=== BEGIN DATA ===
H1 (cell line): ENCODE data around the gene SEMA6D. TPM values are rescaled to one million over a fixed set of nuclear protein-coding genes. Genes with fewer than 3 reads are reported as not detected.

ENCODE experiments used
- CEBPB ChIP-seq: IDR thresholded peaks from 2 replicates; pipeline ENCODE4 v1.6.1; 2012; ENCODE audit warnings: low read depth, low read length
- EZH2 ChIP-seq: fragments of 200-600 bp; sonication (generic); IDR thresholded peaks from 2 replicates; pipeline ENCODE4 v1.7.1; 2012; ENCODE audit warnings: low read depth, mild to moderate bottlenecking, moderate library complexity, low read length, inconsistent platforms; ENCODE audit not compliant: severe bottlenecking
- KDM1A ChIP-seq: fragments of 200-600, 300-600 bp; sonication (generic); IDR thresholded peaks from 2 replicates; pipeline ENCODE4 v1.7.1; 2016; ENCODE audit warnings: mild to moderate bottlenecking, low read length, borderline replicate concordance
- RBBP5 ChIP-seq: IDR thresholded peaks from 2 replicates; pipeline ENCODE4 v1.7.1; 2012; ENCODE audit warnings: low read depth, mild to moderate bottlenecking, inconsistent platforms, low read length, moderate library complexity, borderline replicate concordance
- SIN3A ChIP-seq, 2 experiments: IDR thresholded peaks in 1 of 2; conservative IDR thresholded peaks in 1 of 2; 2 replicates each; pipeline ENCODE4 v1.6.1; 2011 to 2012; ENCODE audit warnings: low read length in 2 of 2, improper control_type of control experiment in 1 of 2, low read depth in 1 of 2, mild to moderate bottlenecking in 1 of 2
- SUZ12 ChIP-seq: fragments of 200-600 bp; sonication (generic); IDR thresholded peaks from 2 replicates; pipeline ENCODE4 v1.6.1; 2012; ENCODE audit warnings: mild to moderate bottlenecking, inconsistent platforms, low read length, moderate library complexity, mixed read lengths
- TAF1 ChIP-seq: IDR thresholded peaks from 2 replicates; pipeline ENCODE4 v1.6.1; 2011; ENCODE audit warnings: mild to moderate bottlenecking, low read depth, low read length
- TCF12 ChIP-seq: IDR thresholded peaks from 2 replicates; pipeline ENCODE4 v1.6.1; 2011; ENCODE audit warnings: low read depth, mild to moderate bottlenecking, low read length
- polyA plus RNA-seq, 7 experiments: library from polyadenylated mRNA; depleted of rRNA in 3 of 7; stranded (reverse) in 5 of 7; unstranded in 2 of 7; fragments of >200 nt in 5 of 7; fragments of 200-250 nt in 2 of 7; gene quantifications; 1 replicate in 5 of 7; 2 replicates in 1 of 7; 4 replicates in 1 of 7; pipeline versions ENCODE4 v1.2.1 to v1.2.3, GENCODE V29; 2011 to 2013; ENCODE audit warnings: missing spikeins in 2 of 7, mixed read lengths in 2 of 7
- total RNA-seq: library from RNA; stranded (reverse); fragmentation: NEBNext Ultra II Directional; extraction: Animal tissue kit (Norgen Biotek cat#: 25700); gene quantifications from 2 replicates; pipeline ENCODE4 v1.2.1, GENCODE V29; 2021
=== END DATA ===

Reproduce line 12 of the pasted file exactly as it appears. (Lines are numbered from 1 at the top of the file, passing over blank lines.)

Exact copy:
- total RNA-seq: library from RNA; stranded (reverse); fragmentation: NEBNext Ultra II Directional; extraction: Animal tissue kit (Norgen Biotek cat#: 25700); gene quantifications from 2 replicates; pipeline ENCODE4 v1.2.1, GENCODE V29; 2021